Equally without merit is respondents' assertion that they were not afforded due process when the Labor Arbiter rendered his decision based only on the evidence adduced by petitioner. The authority of the Labor Arbiter to render judgment based solely on the evidence adduced by a complainant is explicitly sanctioned by Section 2, Rule V of the Revised Rules of Procedure of the NLRC, which provides:
Section 2 of Rule V:

Sec. 2. x x x.

x x x x

In case of non-appearance of the respondent/s during the first conference, a second conference shall proceed. Non-appearance of the respondent during the second conference shall immediately terminate the mandatory conciliation/mediation conference. The complainant shall thereupon be allowed to file his position paper as well as submit evidence in support of his cause or causes of action after which, the Labor Arbiter shall render his decision on the basis of the evidence on record.[48] (Emphasis supplied.)
Undoubtedly, respondents were afforded ample opportunity to be heard. Despite any purported procedural flaw that may have marred the proceedings before the Labor Arbiter, it should be deemed rectified in the subsequent proceedings in the NLRC, to the Court of Appeals, and before this Court.

Wherefore, premises considered, the instant Petition is Granted. The Decision dated 17 December 2007 of the Court of Appeals in CA-G.R. SP No. 94616 is reversed and set aside; and the NLRC Resolutions dated 30 November 2004 and 28 February 2006 in CA No. 040723-04, affirming with modification the Decision dated 16 March 2004 of the Labor Arbiter in NLRC-NCR Case No. 05-06071-03, are reinstated. Costs against respondents.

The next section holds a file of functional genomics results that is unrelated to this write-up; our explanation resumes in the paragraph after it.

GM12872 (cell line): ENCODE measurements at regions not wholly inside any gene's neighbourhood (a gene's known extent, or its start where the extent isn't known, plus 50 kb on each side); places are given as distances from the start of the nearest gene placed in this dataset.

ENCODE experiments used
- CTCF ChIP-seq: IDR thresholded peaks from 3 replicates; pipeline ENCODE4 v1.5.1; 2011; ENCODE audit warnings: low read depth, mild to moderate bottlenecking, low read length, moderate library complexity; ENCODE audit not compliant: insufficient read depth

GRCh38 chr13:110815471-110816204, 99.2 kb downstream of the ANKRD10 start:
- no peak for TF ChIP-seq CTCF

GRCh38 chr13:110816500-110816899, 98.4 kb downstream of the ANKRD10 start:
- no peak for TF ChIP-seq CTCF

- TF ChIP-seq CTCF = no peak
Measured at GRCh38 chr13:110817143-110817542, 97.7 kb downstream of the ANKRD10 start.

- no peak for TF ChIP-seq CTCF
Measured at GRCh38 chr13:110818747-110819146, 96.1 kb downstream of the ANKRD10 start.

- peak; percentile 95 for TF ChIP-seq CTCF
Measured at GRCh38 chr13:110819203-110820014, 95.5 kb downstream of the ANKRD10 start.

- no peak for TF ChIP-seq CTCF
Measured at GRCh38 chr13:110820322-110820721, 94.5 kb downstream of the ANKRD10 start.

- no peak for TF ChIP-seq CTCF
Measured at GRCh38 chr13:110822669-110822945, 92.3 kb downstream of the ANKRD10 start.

Austria-Martinez, (Acting Chairperson), Tinga*, Nachura, and Peralta, JJ., concur.

* Associate Justice Dante O. Tinga was designated to sit as additional member replacing Associate Justice Consuelo Ynares-Santiago per Raffle dated 21 January 2009.

[1] Appeal by certiorari to the Supreme Court

[2] Penned by Associate Justice Rosmari D. Carandang with Associate Justices Hakim S. Abdulwahid and Mariflor P.Punzalan Castillo, concurring; rollo, pp. 30-39.

[3] Rollo, p. 22.

[4] Docketed as CA No. 040723-04.

[5] With modification only as to the award of attorneys fees.

[6] Rollo, pp. 15-20.

[7] Records, p. 2.

[8] Id. at 49.

[9] Id. at 9.

[10] Rollo, p. 20.

[11] Records, p. 48.

[12] Rollo, pp. 25-26.

[13] Id. at 26.

[14] Id. at 26-27.

[15] Id. at 27.

[16] Records, p. 249.

[17] Id. at 284.

[18] Id. at 293.

[19] Certiorari, Prohibition and Mandamus.

[20] Rollo, pp. 35-38.

[21] Id. at 38.

[22] Petitioner did not file a Motion for Reconsideration of the decision of the Court of Appeals.

[23] Rollo, p. 56.

[24] NLRC Resolution No. 01-02, series of 2002, Amending Certain Provisions of the New Rules of Procedure of the National Labor Relations Commission.

[25] Id.

[26] The New Rules of Procedure of the National Labor Relations Commission, Rule III.

[27] Records, p. 4.